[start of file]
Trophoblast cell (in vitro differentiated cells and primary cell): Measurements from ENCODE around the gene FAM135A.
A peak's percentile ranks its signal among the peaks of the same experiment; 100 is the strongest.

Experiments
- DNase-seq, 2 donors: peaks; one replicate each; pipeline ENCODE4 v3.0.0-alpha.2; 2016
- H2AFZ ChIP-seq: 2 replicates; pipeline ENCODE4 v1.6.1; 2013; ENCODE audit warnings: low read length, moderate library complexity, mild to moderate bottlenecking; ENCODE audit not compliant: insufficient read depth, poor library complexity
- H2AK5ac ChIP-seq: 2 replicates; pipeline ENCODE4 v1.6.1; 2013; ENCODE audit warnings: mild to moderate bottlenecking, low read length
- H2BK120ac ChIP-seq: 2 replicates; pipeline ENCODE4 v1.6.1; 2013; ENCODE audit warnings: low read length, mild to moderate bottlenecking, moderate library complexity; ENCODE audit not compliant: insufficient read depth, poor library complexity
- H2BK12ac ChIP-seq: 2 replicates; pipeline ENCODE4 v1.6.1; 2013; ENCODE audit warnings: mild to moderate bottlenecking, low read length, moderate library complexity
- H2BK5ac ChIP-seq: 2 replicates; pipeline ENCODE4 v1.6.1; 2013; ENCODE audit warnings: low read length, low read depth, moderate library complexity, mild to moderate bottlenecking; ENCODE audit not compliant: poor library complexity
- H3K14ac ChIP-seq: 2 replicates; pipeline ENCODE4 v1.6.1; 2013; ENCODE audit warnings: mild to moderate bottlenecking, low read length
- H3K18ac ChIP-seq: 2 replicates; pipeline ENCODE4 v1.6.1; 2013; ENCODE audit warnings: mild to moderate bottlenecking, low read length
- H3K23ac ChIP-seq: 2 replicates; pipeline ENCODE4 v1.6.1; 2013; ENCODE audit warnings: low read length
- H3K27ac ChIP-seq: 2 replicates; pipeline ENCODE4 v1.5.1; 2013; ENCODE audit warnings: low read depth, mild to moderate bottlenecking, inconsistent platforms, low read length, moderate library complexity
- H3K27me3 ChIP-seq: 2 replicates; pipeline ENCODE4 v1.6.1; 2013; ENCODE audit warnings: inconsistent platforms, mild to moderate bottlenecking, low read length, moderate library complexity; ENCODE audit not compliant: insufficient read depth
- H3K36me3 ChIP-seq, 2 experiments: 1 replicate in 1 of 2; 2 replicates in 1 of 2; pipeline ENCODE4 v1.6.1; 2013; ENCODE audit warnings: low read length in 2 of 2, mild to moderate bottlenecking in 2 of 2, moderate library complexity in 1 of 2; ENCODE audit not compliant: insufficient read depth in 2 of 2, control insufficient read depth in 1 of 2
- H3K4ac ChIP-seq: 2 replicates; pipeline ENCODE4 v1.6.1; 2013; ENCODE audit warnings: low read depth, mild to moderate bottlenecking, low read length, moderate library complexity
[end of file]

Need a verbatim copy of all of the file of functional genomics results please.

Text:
Trophoblast cell (in vitro differentiated cells and primary cell): Measurements from ENCODE around the gene FAM135A.
A peak's percentile ranks its signal among the peaks of the same experiment; 100 is the strongest.

Experiments
- DNase-seq, 2 donors: peaks; one replicate each; pipeline ENCODE4 v3.0.0-alpha.2; 2016
- H2AFZ ChIP-seq: 2 replicates; pipeline ENCODE4 v1.6.1; 2013; ENCODE audit warnings: low read length, moderate library complexity, mild to moderate bottlenecking; ENCODE audit not compliant: insufficient read depth, poor library complexity
- H2AK5ac ChIP-seq: 2 replicates; pipeline ENCODE4 v1.6.1; 2013; ENCODE audit warnings: mild to moderate bottlenecking, low read length
- H2BK120ac ChIP-seq: 2 replicates; pipeline ENCODE4 v1.6.1; 2013; ENCODE audit warnings: low read length, mild to moderate bottlenecking, moderate library complexity; ENCODE audit not compliant: insufficient read depth, poor library complexity
- H2BK12ac ChIP-seq: 2 replicates; pipeline ENCODE4 v1.6.1; 2013; ENCODE audit warnings: mild to moderate bottlenecking, low read length, moderate library complexity
- H2BK5ac ChIP-seq: 2 replicates; pipeline ENCODE4 v1.6.1; 2013; ENCODE audit warnings: low read length, low read depth, moderate library complexity, mild to moderate bottlenecking; ENCODE audit not compliant: poor library complexity
- H3K14ac ChIP-seq: 2 replicates; pipeline ENCODE4 v1.6.1; 2013; ENCODE audit warnings: mild to moderate bottlenecking, low read length
- H3K18ac ChIP-seq: 2 replicates; pipeline ENCODE4 v1.6.1; 2013; ENCODE audit warnings: mild to moderate bottlenecking, low read length
- H3K23ac ChIP-seq: 2 replicates; pipeline ENCODE4 v1.6.1; 2013; ENCODE audit warnings: low read length
- H3K27ac ChIP-seq: 2 replicates; pipeline ENCODE4 v1.5.1; 2013; ENCODE audit warnings: low read depth, mild to moderate bottlenecking, inconsistent platforms, low read length, moderate library complexity
- H3K27me3 ChIP-seq: 2 replicates; pipeline ENCODE4 v1.6.1; 2013; ENCODE audit warnings: inconsistent platforms, mild to moderate bottlenecking, low read length, moderate library complexity; ENCODE audit not compliant: insufficient read depth
- H3K36me3 ChIP-seq, 2 experiments: 1 replicate in 1 of 2; 2 replicates in 1 of 2; pipeline ENCODE4 v1.6.1; 2013; ENCODE audit warnings: low read length in 2 of 2, mild to moderate bottlenecking in 2 of 2, moderate library complexity in 1 of 2; ENCODE audit not compliant: insufficient read depth in 2 of 2, control insufficient read depth in 1 of 2
- H3K4ac ChIP-seq: 2 replicates; pipeline ENCODE4 v1.6.1; 2013; ENCODE audit warnings: low read depth, mild to moderate bottlenecking, low read length, moderate library complexity